The Overwhelming Period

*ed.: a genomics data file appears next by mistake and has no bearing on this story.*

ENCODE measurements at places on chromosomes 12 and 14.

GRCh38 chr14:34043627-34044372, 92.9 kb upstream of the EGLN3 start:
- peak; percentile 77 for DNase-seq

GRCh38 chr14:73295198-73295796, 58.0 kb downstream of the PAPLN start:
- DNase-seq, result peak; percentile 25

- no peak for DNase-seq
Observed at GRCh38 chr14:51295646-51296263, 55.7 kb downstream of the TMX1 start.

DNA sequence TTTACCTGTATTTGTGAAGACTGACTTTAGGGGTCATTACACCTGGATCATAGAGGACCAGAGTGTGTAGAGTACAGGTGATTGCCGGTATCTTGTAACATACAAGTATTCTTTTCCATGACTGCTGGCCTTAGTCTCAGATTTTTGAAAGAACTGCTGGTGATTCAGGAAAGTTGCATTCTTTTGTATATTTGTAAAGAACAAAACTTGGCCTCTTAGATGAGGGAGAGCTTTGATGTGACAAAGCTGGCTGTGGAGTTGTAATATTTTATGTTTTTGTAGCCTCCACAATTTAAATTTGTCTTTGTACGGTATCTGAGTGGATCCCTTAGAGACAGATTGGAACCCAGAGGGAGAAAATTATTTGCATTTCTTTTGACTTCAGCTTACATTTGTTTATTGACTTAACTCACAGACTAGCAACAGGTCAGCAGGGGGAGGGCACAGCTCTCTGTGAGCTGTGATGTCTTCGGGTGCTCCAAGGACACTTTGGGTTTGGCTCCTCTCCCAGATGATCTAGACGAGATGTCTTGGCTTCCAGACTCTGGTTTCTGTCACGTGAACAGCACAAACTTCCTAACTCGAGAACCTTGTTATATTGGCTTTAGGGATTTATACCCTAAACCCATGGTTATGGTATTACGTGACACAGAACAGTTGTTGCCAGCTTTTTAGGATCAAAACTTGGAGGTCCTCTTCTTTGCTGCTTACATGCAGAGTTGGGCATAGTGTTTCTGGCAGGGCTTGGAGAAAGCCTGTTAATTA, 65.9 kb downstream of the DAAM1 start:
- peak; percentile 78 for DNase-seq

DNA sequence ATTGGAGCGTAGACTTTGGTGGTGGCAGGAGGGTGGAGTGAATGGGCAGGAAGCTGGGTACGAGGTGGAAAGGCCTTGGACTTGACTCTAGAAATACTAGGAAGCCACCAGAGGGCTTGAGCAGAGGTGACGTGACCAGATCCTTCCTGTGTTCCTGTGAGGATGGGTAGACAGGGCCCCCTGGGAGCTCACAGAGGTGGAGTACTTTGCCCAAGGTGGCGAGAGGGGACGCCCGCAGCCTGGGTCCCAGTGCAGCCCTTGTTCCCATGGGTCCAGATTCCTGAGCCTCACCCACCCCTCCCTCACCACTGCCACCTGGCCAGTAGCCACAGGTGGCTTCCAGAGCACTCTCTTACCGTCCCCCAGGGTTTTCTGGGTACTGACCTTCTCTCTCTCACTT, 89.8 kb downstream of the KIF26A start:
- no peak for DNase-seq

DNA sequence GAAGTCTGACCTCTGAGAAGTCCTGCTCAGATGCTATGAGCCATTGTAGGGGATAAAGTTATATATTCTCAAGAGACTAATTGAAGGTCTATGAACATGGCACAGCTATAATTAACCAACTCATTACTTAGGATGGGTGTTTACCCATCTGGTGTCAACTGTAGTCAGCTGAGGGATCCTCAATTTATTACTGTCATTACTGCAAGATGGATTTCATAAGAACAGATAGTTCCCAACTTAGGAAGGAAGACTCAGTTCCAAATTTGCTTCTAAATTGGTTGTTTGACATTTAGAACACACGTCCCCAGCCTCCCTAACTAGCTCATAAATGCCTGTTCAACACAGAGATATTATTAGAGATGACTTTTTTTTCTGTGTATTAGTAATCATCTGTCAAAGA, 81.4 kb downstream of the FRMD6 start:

Since I embarked on this research, I knew that defining which MTA to use was going to be challenging. But I did not envision how challenging this was going to be. To begin, there were many options, which I found overwhelming. Moreover, while there was a great variety regarding the number of apps, the same cannot be said regarding the type of subject that is continuously promoted in these apps. My observations fit what scholars (Lupton, 2015; Thomas & Lupton, 2015) have argued: that MTAs are mostly advertised to a white, heterosexual cis-woman. This became evident when looking at the type of interface (photographs or designs) that these apps use. They portray beautiful mostly white women, in their 20s and 30s and mostly thin. There was an emphasis on talking about conception and romantic or sexual relationships, but from a heterosexual perspective. The next hurdle I encountered concerned the commercialization of these apps. While there were MTAs that were free to download, most of them had paid upgraded versions, which supposedly gave access to top services. After these two first filters, I spent a couple of weeks reading some of the apps’ privacy policies. This stage took much longer than planned. My previous training as a lawyer emerged and with it my scrupulous attention to detail. In general, I was alarmed to see how short or general these policies were, providing almost no information about how data was handled and processed by the developer. In some cases, what struck me was the lack of clarity and the use of ambiguous language. Most of these policies were, to my view, strategically written to create uncertainty. Keywords such as “possibly”, “may”, or “potentially” were frequently used and linked to the actions of the developers. I commonly found sentences structured as follows: “When you access or use the App, we may automatically collect the following information: […]”, or “When you sign up to use the App, we may collect Personal Data about you such as […]”.